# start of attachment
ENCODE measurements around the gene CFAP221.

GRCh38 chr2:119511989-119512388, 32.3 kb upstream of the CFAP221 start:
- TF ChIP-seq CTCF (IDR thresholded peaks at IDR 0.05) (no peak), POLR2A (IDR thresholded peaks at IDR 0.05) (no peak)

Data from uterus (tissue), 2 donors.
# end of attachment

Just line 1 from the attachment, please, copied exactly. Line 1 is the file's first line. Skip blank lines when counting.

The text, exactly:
ENCODE measurements around the gene CFAP221.